You launched Level Up in 2020. Can you explain what that initiative is about, and the successes it's had so far? Has the Covid-19 pandemic put increased strain on UK games industry workplaces?
Level Up Mental Health is our keystone initiative for the industry, and asks all companies within the video games industry to commit to change, and ensure that their workplace environment is safe and supportive for their team's mental health at all times. As of March 2021, we have over 50 Level Up Partners, who have committed to change within their companies.
From a census in 2020, 31% of those working within our industry experience anxiety, depression or both, when the national average is just 17%.
It's difficult to predict just how much the pandemic has put strain on the industry, but the move to remote working, and added pressures of new ways of working to deadlines is a factor that must be considered as well. With such a rise in output within the industry over the last 12 months, the pressure to produce more is there, but will differ between companies and studios depending on their practises and projects.
Provision of resources is a vital service you offer - how do you assess those, to ensure that anyone who comes to SIOW for advice finds the most beneficial links?
On our helplines page, we regularly ensure that it's as localised and as inclusive as we possibly can. Recent examples include working alongside other charities to ensure that we have as many options as possible, and specific to certain crises and illnesses. We also listen to our audience and our supporters, and if they feel like something is missing, or could be expanded, we update our resources accordingly.
Above: we speak to Doug Cockle, star of The Witcher games, about mental health in lockdown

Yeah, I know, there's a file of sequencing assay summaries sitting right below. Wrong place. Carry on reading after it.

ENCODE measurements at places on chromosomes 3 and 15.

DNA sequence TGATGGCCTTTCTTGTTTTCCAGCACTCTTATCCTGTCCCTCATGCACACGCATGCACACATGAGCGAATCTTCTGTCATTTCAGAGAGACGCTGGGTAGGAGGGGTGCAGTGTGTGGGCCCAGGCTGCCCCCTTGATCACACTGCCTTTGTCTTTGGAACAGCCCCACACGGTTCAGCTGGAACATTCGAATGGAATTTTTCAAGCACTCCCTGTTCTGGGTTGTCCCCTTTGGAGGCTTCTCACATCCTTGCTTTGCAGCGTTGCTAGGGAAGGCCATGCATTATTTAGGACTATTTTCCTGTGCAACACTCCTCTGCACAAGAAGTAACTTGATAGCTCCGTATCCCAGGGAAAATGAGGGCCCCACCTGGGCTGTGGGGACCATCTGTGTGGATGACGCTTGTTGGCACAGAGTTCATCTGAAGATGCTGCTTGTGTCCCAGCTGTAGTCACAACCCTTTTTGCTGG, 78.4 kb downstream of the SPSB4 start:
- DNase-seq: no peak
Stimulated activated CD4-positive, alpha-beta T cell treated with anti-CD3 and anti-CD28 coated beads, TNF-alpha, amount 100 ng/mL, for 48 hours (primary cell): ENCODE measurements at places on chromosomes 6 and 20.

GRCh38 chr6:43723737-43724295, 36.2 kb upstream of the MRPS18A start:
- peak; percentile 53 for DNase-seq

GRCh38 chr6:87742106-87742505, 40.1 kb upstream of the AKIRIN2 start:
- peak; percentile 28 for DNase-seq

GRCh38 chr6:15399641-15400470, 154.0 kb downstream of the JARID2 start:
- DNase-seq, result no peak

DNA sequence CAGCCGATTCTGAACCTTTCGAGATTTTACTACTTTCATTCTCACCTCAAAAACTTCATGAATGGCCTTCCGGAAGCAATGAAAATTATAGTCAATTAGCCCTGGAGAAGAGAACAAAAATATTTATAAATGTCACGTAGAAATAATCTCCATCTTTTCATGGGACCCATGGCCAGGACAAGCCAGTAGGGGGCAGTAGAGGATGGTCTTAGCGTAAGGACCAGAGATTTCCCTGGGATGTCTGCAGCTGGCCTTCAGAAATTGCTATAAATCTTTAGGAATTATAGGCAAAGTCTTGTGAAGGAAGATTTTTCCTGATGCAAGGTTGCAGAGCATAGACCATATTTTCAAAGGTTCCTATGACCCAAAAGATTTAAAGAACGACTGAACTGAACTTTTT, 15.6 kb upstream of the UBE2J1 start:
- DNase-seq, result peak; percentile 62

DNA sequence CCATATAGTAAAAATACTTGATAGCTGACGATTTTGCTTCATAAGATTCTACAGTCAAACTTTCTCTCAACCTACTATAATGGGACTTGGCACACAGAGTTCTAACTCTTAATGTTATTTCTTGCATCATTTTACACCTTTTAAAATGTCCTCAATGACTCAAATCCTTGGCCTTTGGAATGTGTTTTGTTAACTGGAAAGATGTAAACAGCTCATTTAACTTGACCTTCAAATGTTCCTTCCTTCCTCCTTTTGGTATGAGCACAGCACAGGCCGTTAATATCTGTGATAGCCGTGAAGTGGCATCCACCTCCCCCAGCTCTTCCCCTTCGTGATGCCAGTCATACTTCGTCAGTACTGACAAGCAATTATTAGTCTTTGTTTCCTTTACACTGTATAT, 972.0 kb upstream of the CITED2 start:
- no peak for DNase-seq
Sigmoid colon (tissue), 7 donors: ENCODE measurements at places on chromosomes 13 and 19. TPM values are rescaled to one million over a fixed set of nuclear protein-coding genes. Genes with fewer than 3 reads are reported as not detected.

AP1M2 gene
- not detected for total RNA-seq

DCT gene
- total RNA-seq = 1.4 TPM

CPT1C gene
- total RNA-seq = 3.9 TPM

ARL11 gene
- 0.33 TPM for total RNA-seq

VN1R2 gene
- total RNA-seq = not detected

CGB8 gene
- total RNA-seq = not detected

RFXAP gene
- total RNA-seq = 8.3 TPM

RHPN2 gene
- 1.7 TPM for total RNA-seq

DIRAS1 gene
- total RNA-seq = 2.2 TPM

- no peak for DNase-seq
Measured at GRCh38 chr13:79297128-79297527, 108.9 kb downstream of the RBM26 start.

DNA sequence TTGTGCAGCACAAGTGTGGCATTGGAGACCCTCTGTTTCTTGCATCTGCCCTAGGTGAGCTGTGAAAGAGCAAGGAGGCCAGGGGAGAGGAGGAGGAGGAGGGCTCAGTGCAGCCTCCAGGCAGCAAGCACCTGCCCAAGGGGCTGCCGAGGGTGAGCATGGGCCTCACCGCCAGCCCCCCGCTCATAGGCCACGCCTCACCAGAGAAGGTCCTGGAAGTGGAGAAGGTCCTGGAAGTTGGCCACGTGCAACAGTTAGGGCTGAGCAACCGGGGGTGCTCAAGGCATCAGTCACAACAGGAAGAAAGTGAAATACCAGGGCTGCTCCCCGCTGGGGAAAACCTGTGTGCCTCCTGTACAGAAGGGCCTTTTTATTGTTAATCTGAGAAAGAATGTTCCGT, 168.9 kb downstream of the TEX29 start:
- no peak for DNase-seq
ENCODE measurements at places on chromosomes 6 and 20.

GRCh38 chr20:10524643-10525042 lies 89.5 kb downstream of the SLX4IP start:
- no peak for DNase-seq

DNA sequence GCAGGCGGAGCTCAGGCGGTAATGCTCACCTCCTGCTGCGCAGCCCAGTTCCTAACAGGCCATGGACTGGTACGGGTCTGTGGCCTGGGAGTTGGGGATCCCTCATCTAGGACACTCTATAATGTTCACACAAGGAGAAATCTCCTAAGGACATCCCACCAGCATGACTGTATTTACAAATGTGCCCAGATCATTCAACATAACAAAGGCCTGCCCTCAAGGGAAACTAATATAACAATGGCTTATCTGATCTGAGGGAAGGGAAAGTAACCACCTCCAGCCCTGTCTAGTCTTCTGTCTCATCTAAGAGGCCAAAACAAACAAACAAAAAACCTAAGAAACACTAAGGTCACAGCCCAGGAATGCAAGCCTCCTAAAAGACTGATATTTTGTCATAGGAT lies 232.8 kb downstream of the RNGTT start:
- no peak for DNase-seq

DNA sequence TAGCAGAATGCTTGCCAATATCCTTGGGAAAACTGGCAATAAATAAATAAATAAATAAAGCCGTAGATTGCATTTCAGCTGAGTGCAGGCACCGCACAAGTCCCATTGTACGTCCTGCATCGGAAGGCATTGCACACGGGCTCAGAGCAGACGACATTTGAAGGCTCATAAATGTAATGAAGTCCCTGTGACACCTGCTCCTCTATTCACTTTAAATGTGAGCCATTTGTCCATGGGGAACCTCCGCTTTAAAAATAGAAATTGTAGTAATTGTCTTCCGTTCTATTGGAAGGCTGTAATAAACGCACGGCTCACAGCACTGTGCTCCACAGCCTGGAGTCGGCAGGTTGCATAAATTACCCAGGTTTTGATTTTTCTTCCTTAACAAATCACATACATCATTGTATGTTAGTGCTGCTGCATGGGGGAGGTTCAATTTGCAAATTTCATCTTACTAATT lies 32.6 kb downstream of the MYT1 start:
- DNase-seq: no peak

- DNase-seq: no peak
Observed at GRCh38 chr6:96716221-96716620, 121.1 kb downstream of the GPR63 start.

You've some well-known patrons, like The Witcher actor Doug Cockle - who we recently spoke to about mental health matters - and the streamer Hannah Rutherford. What role do these people play in carrying the SIOW message?
Our patrons are vital in lending their voice to support our message, and spread our awareness to a wider audience. The more people who are aware of the resources that we offer, the higher chance we can help someone in need. We welcome anyone who resonates with our message and wants to help support us, and having esteemed patrons such as Doug and Hannah adds weight to what we're looking to achieve.
The Hero Stories on site, as we've seen with Marie and Simon (who've talked to us about their experiences - please check out the embedded videos in this article), are of great importance to delivering the message of mental health awareness.
We often have messages through our social media and our websites claiming that they read a story on our website and felt empowered to tell their own story, or to reach out for support. It's one of the most rewarding things that we get to see.
How can our readers support what you do?
The most important thing for Safe In Our World is being able to support in sharing our mission and our initiatives, so we continue to reduce stigma and create a safe and supportive community within the video games sphere.
All of the funds raised for Safe In Our World are from the generosity of our partners and our supporters, and every penny that is raised for Safe In Our World goes back into our day-to-day operations and future initiatives to keep driving positive change. We welcome public donations and fundraisers to enable us to do as much as we possibly can.
Find more information on Safe In Our World at safeinourworld.org. There are also further resources that can help provide mental health support, including MIND, Samaritans, and CALM:
0300 123 3393
Featured Image Credit: Safe In Our World / Night in the Woods published by Finji